Credit Rating Agency Regulations Under Wall Street Reform And Consumer Protection Act
The landmark Wall Street Reform and Consumer Protection Act still has a final hurdle to pass before it becomes law. But assuming that it does pass the Senate sometime this week or next, the bill will contain several provisions that reform the regulation of the credit rating industry.
Proponents of such reform have claimed that conflicts of interest between the credit rating agencies (also known nationally recognized statistical ratings organizations) led individuals and firms to invest in asset-backed securities without knowing the true nature of the risk they were undertaking. As a result, several significant reforms are included in the financial reform legislation.
To begin with, the legislation establishes a new Office of Credit Ratings at the SEC. The Office will have the authority to fine credit rating agencies. In addition, the Office will also examine the credit rating agencies once a year and the examinations will be made public. The SEC will also be charged with creating a way to stop issuers from simply picking the agency the issuer believes will give it the highest rating. Before this can be implemented, however, the SEC must develop the mechanism and submit a report to Congress.
As for conflicts of interest, the legislation will prohibit compliance officers themselves from working on the ratings or the sales of the securities. The legislation also includes a “look back review” requirement. This will require the agency to perform a review over a one-year time frame when an agency employee goes to work for an obligor of an instrument the agency is rating or an underwriter of such an instrument. In addition, the legislation will also require agencies to disclose when one of its employees goes to work for an organization for which the agency performed a rating in the previous year. Notwithstanding the disclosures required above, the agencies will have to also now disclose their rating methods, the identities of third parties used in their ratings, and their track record for their ratings.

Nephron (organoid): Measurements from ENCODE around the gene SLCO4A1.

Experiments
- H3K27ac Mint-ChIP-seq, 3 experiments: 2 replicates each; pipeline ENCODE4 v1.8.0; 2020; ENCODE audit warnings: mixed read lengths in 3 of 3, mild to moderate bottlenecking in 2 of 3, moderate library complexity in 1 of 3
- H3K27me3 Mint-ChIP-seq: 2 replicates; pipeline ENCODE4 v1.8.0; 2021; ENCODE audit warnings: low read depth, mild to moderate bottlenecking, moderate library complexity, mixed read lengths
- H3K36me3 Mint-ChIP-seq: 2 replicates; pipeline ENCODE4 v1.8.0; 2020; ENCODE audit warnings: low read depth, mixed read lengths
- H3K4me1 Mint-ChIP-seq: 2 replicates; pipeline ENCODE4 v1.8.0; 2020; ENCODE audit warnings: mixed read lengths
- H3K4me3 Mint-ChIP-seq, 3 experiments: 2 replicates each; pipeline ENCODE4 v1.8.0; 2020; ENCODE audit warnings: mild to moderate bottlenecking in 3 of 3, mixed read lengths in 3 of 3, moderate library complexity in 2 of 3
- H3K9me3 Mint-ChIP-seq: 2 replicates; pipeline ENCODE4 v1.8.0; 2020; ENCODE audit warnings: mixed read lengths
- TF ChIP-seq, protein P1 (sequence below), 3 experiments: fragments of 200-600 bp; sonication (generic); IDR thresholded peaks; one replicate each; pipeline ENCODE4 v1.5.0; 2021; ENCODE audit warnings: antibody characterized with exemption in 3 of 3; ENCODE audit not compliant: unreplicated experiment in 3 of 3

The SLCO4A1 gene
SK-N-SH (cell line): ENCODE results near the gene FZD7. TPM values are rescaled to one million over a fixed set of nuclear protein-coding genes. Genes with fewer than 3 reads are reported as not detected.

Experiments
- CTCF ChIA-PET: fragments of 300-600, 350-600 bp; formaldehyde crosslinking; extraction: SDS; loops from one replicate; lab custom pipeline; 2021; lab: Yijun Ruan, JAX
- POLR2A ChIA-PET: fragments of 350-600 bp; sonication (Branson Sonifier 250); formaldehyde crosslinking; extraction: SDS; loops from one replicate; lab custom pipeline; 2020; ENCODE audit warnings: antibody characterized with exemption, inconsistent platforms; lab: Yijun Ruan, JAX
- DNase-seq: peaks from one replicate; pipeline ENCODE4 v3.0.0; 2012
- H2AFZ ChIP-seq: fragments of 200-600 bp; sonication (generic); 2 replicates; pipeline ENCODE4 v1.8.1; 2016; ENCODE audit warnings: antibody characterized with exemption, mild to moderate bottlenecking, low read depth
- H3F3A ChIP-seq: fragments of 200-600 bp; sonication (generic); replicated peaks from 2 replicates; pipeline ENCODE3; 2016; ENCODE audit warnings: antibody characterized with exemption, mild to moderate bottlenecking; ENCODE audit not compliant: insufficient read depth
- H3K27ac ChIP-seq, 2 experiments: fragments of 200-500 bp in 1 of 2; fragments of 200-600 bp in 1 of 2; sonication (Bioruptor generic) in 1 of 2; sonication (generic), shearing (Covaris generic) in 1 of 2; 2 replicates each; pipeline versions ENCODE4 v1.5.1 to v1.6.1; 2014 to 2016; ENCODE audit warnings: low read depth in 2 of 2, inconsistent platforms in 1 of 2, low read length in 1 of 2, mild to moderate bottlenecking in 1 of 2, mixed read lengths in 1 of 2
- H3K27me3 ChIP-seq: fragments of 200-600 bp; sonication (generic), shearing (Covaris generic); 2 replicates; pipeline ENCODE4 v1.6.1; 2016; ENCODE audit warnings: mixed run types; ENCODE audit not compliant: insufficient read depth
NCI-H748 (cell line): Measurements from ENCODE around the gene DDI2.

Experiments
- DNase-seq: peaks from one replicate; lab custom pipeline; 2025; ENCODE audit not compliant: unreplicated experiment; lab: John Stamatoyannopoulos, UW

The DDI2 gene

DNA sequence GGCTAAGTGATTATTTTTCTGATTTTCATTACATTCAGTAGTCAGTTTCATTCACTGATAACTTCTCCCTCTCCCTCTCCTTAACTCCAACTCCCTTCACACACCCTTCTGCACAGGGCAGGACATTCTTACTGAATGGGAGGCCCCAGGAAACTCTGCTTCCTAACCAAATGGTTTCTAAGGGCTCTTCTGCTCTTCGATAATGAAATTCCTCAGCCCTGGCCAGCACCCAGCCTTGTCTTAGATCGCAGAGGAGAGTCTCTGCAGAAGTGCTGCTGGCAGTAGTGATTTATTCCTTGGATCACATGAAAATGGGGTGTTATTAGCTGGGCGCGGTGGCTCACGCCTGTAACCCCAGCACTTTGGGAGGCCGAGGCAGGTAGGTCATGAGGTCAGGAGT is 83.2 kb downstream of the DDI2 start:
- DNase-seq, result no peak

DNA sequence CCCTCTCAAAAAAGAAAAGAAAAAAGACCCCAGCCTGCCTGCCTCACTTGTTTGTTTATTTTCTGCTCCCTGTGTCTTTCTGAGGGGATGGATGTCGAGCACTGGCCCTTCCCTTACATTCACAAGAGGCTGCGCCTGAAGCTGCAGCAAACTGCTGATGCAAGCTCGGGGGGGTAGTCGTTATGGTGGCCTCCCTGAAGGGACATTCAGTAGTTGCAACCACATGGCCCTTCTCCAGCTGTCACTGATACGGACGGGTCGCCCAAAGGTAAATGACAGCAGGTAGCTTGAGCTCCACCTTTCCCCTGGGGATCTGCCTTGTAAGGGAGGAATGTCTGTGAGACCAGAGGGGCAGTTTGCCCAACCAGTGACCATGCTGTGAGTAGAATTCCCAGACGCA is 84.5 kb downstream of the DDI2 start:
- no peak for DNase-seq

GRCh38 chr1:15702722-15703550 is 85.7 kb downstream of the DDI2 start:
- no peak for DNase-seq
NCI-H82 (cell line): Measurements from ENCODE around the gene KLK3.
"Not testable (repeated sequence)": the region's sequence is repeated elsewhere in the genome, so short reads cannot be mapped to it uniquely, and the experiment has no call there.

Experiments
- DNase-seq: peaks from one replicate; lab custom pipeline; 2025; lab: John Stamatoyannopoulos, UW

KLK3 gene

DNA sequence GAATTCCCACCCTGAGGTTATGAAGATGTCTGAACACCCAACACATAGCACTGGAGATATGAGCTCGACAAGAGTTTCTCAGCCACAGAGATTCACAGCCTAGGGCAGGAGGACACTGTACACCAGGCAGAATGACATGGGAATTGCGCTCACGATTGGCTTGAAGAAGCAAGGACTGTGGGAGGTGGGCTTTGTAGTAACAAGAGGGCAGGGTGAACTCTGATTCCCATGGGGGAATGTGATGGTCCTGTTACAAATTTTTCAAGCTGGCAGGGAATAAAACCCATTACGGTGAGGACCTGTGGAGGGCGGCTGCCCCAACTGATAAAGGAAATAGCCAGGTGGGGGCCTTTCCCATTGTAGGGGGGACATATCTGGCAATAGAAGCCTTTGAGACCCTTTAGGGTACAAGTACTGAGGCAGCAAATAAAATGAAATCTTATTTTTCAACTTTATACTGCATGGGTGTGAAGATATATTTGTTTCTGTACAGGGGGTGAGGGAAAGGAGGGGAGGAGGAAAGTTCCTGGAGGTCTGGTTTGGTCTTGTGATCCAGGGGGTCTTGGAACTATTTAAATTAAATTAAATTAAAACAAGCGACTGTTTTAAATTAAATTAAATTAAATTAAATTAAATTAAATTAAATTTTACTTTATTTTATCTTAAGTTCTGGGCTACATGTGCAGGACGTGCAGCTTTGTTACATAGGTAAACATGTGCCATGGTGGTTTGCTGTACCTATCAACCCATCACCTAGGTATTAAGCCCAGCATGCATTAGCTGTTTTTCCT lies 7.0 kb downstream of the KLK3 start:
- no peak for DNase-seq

Along with the reforms outline above, the legislation also gives the SEC the right to deregister agencies if the agency provides bad ratings over a period of time. The legislation also requires ratings analysts to successfully pass qualifying examinations and to obtain continuing education.
Finally, the legislation amends current provisions in the Securities and Exchange Act that will allow individuals and investors to sue credit rating agencies for the agency’s alleged “knowing and reckless failure to conduct a reasonable investigation” of the facts at issue when giving a ratings opinion.
As discussed above, the Wall Street Reform and Consumer Protection Act proposes several new regulations on the credit ratings industry. In addition to giving investors potential private rights of action against ratings agencies, the legislation also imposes several new regulatory hurdles on such agencies.
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William T. Repasky practices with the Litigation Department at Frost Brown Todd. He focuses on lending and commercial services; banking litigation and financial institutions.